Taking his seat at the piano, McCreadie sat hunched over the keyboard and started to play. Cascades of notes flowed from his fingers as he set out the melody and form of ‘Ardbeg’, a composition that had first appeared on his debut album. The long piano introduction was then joined by a bass ostinato from David Bowden while drummer Stephen Henderson’s delicate brushwork added texture to the ensemble.

From here on in the music would rise and fall in peaks and troughs of melody that carried the audience along. Bowden would occasionally pick up his bow, and the sound of the arco bass would lend an altogether different air to the music, and in addition there would be a fine plucked solos from the bassist.

In a long continuous piece, the trio’s music grew organically, so much so the solos blended into the overall fabric of the music and it the collective sound of the three musicians that is all encompassing. Such is the dynamism of the trio the music and the empathy between McCreadie, Bowden and Henderson the solos almost sere as cues into the next idea or composition. The piece finally appears to be winding down with delicate piano filigrees and arco bass, but do we want respite or for the music to continue, so captivating is the sound world of the trio.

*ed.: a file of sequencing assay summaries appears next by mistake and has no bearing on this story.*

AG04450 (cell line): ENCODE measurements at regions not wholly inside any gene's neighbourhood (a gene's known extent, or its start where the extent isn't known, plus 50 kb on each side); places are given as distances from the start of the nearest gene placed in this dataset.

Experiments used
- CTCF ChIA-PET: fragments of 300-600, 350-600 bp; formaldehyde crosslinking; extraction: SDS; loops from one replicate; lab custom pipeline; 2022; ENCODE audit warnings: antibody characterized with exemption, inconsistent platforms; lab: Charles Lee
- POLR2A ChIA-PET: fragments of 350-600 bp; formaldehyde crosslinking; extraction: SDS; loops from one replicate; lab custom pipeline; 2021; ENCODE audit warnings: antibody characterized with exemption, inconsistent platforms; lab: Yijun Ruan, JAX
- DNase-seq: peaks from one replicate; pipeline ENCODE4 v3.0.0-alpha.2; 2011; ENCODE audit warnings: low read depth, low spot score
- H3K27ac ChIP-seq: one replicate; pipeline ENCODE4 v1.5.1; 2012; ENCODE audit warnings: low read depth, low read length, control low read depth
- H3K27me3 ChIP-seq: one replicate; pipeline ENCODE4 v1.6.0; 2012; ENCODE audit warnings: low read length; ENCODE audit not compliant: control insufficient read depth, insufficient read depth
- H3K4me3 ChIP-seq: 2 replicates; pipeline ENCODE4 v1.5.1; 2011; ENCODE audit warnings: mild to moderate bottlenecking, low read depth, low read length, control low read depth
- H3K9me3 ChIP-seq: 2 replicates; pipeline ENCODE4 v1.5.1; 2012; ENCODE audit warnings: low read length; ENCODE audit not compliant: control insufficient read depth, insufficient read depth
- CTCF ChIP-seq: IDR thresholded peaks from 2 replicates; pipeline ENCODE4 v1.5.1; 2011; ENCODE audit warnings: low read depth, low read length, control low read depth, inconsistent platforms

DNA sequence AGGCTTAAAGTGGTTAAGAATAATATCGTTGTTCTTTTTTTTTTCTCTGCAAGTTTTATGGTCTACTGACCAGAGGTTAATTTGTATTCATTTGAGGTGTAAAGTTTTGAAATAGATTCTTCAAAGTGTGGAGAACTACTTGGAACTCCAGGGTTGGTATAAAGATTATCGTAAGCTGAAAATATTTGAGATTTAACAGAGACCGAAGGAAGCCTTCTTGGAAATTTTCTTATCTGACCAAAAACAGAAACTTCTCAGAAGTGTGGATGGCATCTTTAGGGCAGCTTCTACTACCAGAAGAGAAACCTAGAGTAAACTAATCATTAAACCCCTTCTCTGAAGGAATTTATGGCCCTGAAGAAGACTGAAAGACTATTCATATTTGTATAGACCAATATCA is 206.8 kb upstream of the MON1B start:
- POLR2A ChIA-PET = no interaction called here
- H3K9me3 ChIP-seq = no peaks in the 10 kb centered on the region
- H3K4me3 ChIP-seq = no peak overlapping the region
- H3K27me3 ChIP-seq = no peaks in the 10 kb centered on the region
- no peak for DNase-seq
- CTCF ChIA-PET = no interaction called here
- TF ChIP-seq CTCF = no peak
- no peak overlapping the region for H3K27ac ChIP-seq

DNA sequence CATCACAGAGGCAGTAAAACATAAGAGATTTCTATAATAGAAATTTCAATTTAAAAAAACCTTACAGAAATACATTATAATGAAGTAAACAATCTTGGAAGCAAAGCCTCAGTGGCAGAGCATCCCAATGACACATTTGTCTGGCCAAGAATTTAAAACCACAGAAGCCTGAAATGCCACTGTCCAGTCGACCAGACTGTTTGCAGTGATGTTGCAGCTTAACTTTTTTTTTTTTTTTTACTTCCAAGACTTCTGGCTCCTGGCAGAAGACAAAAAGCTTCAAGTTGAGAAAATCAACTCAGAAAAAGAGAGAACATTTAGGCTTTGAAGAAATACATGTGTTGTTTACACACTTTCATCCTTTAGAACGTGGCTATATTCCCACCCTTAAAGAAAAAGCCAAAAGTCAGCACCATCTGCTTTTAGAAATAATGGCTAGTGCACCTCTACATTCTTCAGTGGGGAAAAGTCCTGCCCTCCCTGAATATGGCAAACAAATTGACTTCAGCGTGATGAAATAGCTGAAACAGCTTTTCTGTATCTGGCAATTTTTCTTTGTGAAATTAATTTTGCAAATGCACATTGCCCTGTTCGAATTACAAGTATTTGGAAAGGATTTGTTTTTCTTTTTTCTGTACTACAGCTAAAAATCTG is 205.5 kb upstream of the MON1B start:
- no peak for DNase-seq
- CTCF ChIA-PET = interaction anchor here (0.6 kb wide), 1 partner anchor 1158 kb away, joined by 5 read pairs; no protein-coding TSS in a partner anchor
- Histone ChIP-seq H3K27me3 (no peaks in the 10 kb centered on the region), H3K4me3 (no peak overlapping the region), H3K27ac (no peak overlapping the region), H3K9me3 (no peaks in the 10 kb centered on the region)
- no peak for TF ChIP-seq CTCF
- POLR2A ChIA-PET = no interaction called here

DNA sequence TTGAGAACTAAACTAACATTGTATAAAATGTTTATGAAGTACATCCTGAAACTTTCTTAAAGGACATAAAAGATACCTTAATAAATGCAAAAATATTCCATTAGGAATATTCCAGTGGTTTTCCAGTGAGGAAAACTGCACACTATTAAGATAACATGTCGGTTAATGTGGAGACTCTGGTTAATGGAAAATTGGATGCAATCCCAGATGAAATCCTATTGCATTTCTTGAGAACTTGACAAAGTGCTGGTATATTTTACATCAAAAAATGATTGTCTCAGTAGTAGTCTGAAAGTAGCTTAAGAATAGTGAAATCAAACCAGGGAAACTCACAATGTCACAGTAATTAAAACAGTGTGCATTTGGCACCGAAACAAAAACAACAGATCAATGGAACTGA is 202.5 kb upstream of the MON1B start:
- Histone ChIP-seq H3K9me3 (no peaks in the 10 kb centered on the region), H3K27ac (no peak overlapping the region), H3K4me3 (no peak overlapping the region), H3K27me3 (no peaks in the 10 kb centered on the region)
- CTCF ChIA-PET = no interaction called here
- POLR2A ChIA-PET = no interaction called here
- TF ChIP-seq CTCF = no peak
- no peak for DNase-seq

By the time the music stops to let us breathe again, McCreadie has led us from ‘Ardbeg’ to three other compositions in ‘Sun Pillars’ from their latest album Stream along with ‘Morning Moon’ and ‘Forest Floor’ form the album of the same name. With scarcely a moment to pause, Stephen Henderson kicked off the next segment of music with a compelling and melodic drum introduction via a long drum roll that built intrinsically from the tension of the repetitive snare roll and the use of punctuation on the high hat and bass drum. The solo built in intensity until joined by piano and bass that then took us on another tour de force through the new compositions from Stream in ‘Driftwood’, ‘The Crossing’ and Snowcap’.

It is almost impossible to pin down the music of the trio in full flow, and as a listener you just have to go with it and live in the moment. As the music died down, once again the was rapturous applause from an audience who clearly wanted to hear more, and Fergus McCreadie, David Bowden and Stephen Henderson returned to the stage to play an encore in the title track of the album Cairn.

It was good to see witness a well-attended concert of first rate music. The young band Radical Steps after their set duly took their seats in the auditorium to hear the trio, and it was equally rewarding to note that many of them bought CDs and vinyl to listen to the music again.

Pictured below with Fergus is Radical Steps who are Hannah Wickes – alto sax; Kara Woods – alto sax; Marley Atkin – tenor sax; Alex Gardner – baritone sax; George Bainbridge – lead electric guitar; Matthew Webb – rhythm electric guitar/Spanish acoustic guitar; Brooklyn Black – piano; Amelie Clarke – electric piano/synth; Erin Hilton – bass guitar; Oliver Wilson – drum kit/timbale/percussion; Joe Power – drum kit/congas/cajon; Maisie Wilson – percussion